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Equities continued to face pressure with most major indices posting a new closing low this week. The downside was muted by a sharp rally on Wednesday that left most domestic indices down 2-4% on the week. The policy response to the Russia Ukraine war has been a shock to the market with the most extreme measures being taken. As noted previously, these will impact NATO countries with significantly higher commodity prices. The Bloomberg U.S. Aggregate Bond Index was down 0.5% on the week as yields moved higher and corporate bond spreads widened.
This week brought unprecedented moves in commodity prices. Oil reached $130 per barrel before paring gains. Nickel has averaged about $20,000 per ton over the last five years. The price would go from $30,000 up to $100,000 in two days and cause controversy in the process. A major Chinese player was short, but the London Metals Exchange opted to cancel trades. They said this was to ensure the entire nickel market didn’t collapse. The price now sits about $50,000 per ton. Nickel is a major input to batteries used in electric cars. Gasoline would trade up more than 30% in five days to reach its highest level ever going back to series initiation in 2006. Coal prices traded up to 300% higher than pre-pandemic peaks. Wheat prices have doubled in just over a month.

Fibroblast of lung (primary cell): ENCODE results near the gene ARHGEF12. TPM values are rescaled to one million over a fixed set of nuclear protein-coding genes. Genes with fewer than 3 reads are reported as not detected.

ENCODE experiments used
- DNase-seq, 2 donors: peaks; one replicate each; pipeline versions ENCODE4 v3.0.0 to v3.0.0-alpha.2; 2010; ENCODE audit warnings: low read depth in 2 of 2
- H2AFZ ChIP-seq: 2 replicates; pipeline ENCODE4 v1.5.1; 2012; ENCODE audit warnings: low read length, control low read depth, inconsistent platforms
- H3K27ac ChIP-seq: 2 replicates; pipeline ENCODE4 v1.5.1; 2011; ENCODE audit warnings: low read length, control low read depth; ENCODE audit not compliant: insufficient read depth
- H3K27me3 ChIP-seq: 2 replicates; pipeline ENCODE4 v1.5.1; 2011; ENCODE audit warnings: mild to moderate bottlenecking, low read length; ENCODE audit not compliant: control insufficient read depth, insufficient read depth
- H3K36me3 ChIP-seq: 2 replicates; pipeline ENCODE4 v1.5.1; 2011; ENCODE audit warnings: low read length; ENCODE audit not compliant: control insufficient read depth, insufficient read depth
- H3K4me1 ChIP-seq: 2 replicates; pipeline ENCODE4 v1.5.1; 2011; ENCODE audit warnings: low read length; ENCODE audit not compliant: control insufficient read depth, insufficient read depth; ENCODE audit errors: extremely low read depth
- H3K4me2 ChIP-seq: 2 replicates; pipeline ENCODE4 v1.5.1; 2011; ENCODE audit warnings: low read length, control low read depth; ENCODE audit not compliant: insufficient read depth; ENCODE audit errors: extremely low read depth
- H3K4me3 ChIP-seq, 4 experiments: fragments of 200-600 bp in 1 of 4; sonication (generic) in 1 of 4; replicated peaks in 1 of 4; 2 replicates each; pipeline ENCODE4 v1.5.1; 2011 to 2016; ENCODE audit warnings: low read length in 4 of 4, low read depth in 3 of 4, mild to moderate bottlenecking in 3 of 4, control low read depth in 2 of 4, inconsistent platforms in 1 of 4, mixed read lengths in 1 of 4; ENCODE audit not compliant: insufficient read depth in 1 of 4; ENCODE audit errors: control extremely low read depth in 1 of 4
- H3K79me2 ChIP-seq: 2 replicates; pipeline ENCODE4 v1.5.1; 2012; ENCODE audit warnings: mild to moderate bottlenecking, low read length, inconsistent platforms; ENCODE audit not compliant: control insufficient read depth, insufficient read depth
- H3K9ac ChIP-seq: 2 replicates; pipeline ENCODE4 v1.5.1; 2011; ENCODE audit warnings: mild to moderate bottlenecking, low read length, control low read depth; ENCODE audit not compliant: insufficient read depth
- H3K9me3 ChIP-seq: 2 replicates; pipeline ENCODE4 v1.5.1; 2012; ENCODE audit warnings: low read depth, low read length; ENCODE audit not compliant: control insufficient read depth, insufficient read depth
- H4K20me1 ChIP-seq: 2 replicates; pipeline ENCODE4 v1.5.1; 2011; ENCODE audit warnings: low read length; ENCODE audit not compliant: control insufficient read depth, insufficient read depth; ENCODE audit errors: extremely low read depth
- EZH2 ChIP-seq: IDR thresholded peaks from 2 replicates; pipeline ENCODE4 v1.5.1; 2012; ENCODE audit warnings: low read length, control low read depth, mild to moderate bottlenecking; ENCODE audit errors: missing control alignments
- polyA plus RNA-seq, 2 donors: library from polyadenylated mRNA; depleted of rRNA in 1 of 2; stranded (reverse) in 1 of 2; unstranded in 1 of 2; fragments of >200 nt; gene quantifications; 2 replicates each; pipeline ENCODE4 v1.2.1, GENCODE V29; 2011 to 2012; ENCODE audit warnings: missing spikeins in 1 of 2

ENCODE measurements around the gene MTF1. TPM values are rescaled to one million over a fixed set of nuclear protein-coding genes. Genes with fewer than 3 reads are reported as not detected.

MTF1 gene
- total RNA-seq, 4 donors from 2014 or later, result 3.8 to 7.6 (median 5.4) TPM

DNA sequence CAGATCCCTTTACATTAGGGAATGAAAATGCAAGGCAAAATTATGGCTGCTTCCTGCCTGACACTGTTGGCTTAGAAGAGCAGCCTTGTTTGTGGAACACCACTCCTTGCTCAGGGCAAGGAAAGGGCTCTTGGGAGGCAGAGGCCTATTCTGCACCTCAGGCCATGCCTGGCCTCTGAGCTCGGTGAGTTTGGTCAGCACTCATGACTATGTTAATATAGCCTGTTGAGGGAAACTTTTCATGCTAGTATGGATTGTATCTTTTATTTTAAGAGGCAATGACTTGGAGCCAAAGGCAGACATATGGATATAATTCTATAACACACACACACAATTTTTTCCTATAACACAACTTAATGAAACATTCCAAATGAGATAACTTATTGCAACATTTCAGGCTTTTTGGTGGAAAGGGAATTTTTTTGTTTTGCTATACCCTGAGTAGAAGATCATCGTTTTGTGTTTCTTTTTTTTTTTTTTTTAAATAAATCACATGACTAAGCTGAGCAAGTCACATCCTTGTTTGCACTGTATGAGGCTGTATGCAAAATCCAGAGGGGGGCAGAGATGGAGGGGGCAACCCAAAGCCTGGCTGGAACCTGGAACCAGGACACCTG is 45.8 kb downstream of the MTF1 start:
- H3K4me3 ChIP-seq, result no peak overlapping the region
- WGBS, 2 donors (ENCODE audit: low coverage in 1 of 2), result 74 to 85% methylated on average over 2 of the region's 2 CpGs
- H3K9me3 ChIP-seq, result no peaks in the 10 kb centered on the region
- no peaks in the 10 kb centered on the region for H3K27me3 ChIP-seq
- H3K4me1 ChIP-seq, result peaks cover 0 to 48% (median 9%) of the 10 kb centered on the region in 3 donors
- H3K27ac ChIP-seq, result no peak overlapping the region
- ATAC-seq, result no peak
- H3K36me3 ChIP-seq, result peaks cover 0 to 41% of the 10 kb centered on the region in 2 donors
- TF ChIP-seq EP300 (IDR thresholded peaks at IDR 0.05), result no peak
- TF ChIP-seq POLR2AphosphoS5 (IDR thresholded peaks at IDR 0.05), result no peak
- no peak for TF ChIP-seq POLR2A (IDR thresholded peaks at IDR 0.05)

The Fed completed its last day of quantitative easing the day before the Consumer Price Index came in at 7.9% versus the prior year. Fed Chair Powell guided to a 25-basis point hike next week, which caused the bond market to remove any likelihood of a 50-basis point increase. The European Central Bank (ECB) spoke dovishly in reaction to the war, but in their meeting today suggested that they may need to end asset purchases sooner. This caused countries like Italy to see a 10-20 basis point increase in their government bonds. Inflation in the ECB is running in the mid-5% range, but the ECB is holding to their transitory view and anticipates 2% next year.
Next week we get the Federal Open Market Committee meeting where they will update their anticipated rate hike plan as well as detail immediate plans regarding quantitative tightening. The market continues to expect at least six increases this year, however, many yield curves within the fixed income space are inverted to levels that are associated with 0-2 hikes left in the cycle. One example is the fact that the market is pricing in rate cuts to begin in 2024.